While we’re on the subject of preventing skyjacking, wouldn’t it make more sense if, instead of the primitive tech of a bullet, we used the modern technology called fly-by-wire (FBW)? Modern passenger jets such as the Airbus A320 and the Boeing 777 (as well as many modern fighter jets) utilize FBW technology. What it means is the plane’s controls are not mechanically connected to the control surfaces of the plane, and all pilot actions can be modified by computers. In the case of the Airbus , hard limits are placed on what the pilot can ask the plane to do. If the pilot tries to take an action that would make the plane stall or crash into a building, for example, computers override the action and attempt to carry it out within acceptable limits of control. Boeing allows the pilot to override the computer, believing that the human has a better grasp on the situation. Well, what if there was a ground override that would enable airline officials to cause the plane to land and not respond to cockpit inputs? Or perhaps just programming a building avoidance routine would do the trick. Wouldn’t that take care of the hijacking problem?
Of course, such as system would need to be completely hacker-proof or it could be neutralized or co-opted by terrorists or antisocial script kiddies. Despite my misgivings about the security of secure systems, I for one would feel much more comfortable with such a system than with guns on board. Of course, having said that, the folks at KeepAndBearArms.com might want to put my picture in their rogues’ gallery of gun opponents, right next to Stalin and Hitler.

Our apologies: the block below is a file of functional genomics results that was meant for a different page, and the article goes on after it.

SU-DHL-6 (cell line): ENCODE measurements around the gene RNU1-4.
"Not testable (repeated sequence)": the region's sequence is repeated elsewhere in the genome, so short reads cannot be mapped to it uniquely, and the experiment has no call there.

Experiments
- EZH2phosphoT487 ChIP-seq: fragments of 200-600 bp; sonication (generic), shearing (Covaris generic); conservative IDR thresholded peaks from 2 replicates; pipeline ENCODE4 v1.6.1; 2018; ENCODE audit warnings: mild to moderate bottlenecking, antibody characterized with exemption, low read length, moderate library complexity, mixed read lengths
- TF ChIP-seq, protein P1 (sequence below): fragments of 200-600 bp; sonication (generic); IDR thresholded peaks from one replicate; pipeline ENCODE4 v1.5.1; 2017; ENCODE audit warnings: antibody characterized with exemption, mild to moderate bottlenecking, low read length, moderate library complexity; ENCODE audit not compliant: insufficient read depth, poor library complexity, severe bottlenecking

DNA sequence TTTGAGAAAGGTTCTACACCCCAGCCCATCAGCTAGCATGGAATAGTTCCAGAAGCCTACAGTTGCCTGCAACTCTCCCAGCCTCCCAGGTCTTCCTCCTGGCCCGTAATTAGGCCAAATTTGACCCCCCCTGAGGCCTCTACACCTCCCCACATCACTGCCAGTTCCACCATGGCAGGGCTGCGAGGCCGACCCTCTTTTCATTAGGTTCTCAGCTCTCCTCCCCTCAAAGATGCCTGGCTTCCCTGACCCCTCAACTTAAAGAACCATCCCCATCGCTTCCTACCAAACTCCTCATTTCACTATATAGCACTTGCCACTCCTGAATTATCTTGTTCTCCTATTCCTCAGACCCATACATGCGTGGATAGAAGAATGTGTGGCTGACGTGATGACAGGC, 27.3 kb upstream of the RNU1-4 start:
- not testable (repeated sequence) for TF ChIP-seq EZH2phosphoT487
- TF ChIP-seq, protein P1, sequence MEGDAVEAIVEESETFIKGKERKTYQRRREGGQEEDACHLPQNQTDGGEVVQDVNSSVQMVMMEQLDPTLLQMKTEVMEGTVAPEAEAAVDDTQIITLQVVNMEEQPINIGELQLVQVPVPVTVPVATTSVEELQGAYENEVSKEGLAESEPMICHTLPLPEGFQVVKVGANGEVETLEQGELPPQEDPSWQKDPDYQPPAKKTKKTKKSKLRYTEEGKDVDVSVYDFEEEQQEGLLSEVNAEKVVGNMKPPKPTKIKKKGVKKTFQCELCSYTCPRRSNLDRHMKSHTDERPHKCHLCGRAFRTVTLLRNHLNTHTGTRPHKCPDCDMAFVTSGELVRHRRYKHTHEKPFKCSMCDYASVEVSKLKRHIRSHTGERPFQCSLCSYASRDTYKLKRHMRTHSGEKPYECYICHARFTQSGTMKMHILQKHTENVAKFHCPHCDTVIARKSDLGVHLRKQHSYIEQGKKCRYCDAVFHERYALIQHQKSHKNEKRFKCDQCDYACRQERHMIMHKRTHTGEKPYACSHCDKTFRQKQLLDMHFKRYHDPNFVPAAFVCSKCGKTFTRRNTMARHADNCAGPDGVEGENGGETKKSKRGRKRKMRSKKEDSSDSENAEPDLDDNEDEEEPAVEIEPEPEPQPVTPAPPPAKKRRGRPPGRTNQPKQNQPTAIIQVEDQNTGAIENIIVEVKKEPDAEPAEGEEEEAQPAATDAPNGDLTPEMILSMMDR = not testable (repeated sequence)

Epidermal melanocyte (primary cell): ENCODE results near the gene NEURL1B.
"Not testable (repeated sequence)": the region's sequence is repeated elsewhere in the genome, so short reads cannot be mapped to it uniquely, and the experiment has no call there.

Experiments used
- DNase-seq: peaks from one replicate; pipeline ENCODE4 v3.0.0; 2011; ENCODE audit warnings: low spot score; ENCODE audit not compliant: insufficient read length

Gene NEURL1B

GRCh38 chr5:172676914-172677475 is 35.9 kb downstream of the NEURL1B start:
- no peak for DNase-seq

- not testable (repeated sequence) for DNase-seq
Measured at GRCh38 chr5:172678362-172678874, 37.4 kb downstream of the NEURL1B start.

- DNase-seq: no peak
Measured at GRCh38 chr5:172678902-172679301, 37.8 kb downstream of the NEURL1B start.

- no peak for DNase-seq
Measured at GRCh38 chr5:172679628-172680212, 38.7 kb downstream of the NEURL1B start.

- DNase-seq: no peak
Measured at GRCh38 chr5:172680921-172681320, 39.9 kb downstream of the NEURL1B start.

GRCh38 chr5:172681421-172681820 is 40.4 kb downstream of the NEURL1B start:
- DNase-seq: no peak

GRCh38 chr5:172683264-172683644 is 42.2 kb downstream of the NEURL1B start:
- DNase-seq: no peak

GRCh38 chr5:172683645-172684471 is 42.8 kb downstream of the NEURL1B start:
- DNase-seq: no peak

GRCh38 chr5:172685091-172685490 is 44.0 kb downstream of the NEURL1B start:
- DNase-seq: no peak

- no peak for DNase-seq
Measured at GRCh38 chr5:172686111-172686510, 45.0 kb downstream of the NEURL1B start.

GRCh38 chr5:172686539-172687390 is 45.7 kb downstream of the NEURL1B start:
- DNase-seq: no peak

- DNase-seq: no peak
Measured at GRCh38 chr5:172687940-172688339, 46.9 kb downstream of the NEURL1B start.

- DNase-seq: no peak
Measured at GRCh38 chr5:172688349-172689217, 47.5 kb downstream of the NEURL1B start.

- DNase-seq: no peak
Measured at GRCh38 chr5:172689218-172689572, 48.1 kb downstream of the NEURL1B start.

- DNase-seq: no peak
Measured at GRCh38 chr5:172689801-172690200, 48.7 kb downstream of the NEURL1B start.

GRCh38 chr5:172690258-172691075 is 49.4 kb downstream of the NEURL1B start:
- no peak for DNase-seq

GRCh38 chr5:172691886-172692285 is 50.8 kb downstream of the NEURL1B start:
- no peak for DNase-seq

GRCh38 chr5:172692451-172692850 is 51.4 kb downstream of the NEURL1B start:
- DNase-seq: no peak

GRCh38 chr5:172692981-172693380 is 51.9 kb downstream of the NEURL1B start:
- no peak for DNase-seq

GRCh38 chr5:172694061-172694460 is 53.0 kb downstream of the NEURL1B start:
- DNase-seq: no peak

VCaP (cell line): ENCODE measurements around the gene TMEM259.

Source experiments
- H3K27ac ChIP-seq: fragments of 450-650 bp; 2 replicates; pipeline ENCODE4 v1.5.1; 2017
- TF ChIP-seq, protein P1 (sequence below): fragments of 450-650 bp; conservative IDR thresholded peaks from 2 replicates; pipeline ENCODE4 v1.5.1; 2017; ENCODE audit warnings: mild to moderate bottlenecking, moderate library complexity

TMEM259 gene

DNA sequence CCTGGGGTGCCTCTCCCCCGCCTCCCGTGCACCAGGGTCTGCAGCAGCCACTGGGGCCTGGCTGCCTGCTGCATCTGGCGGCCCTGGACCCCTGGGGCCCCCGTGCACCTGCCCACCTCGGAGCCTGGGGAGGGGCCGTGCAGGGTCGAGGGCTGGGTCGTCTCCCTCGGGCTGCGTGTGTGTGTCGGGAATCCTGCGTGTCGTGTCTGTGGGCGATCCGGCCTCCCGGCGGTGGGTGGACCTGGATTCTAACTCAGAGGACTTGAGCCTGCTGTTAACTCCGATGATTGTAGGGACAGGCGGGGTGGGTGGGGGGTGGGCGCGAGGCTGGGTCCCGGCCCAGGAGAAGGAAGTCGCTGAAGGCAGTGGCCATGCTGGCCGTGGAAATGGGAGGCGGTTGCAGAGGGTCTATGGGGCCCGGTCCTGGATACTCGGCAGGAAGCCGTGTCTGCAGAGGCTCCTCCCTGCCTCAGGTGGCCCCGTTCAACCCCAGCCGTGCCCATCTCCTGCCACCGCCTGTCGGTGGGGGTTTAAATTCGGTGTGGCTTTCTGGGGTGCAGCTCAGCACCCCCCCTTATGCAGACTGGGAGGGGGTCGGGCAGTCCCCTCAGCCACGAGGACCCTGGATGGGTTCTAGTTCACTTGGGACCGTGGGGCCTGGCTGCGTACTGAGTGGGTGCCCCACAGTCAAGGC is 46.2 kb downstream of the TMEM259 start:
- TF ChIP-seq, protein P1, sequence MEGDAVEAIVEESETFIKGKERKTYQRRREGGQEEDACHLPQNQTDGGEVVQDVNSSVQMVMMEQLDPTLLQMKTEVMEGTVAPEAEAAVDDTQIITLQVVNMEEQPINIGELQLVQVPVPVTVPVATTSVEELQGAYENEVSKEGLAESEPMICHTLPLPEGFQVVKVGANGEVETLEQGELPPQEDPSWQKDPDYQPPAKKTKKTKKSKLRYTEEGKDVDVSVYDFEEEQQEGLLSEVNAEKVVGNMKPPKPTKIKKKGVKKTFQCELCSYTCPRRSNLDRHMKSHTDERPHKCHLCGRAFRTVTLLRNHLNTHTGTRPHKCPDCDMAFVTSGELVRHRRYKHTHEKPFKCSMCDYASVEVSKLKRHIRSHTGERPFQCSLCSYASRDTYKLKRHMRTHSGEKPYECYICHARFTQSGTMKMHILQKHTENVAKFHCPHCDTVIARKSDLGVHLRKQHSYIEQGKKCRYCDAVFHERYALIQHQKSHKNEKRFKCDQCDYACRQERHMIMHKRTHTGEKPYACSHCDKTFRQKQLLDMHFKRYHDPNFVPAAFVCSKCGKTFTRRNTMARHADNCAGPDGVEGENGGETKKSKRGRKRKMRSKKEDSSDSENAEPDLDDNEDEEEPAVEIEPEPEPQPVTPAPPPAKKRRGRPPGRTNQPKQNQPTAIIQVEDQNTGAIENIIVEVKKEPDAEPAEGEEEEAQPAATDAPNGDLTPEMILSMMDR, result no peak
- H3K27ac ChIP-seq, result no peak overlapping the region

- Shameless Self-Promotion Dept.: CFO Magazine quoted me for a story they ran on the SirCam worm and peer-to-peer networks. Like most media contacts, I said a great many brilliant, insightful, impactful things, but they only used two quotes. It’s online now, but I don’t think it gets into print until next month.
- Vigilante Crackers Warned: A loose knit-group of hackers known as the “Dispatchers” vowed shortly following last week’s terrorist attacks to damage and destroy Internet service providers, Web sites and networks operated by terrorist organizations. The Dispatchers said that they would target ISPs in Palestine, Afghanistan and other countries that support terrorism. The FBI doesn’t think this is such a good idea. “There is the opportunity for significant collateral damage to any computer network and telecommunications infrastructure that does not have current countermeasures in place,” the FBI’s National Infrastructure Protection Center (NIPC) said. “The Dispatchers claim to have over 1,000 machines under their control for the attacks. It is likely that the attackers will mask their operations by using the (Internet protocol) addresses and pirated systems of uninvolved third parties.” This type of attack might work against a country, but is likely to be a mere annoyance to terrorist groups, who can switch providers or adopt alternative means of access. Unless hackers take down all ISPs in the target countries, very little good is likely to come from such an exploit.
- Taleban.com Cracked: A cracker with the handle RyDen defaced the Afghan Taleban Mission to the UN website, taleban.com. The site is now down, but as of last Sunday it read: “Own3d by RyDen.” The site was apparently first defaced in March and this is the third time in six months that RyDen has attacked the Taleban site.
Return to Mike’s Take